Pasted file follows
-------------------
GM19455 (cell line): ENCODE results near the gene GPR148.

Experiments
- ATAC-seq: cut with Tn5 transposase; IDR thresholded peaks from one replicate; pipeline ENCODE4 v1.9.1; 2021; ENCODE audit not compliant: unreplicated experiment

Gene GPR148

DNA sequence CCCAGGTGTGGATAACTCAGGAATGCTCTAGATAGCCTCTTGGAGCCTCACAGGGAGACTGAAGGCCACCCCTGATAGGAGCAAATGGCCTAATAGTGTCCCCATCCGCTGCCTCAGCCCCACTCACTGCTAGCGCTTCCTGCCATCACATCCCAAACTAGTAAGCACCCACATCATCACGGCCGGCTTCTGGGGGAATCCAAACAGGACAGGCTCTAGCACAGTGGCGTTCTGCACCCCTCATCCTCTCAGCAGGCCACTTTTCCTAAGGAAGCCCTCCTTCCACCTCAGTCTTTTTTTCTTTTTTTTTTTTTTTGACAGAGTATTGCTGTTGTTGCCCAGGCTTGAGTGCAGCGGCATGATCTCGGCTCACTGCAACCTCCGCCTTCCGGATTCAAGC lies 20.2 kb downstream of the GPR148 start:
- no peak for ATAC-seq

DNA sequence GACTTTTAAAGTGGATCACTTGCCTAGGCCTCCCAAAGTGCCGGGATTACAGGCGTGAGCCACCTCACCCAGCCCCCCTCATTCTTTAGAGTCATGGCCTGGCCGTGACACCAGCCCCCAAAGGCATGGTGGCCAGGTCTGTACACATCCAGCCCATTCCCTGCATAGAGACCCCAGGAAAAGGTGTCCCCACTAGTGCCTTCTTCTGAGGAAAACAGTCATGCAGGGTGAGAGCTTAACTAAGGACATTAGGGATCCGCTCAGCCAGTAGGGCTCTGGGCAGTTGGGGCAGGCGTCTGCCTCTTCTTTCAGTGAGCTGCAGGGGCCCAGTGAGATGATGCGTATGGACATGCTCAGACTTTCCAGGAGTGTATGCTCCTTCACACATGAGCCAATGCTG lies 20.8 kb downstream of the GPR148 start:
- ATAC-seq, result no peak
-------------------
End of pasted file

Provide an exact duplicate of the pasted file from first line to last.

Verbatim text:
GM19455 (cell line): ENCODE results near the gene GPR148.

Experiments
- ATAC-seq: cut with Tn5 transposase; IDR thresholded peaks from one replicate; pipeline ENCODE4 v1.9.1; 2021; ENCODE audit not compliant: unreplicated experiment

Gene GPR148

DNA sequence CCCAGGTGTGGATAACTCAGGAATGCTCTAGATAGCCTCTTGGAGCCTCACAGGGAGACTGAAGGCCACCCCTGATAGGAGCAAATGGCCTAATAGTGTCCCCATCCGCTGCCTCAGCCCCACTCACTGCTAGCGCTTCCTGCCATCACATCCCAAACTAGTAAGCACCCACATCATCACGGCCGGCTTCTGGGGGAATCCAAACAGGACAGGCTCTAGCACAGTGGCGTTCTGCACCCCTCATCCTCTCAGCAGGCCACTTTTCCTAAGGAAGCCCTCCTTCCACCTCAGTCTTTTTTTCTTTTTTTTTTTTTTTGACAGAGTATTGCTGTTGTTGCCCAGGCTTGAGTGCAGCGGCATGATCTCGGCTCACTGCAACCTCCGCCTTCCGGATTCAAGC lies 20.2 kb downstream of the GPR148 start:
- no peak for ATAC-seq

DNA sequence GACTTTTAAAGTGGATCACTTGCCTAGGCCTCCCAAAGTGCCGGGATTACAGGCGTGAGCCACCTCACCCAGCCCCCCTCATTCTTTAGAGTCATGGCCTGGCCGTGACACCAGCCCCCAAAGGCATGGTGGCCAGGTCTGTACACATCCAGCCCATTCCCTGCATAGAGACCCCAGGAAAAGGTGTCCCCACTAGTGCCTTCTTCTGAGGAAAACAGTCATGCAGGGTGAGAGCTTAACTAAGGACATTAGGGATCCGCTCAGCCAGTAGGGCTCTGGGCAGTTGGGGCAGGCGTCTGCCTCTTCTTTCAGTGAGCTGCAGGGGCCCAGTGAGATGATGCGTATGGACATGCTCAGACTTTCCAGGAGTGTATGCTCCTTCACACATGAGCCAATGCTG lies 20.8 kb downstream of the GPR148 start:
- ATAC-seq, result no peak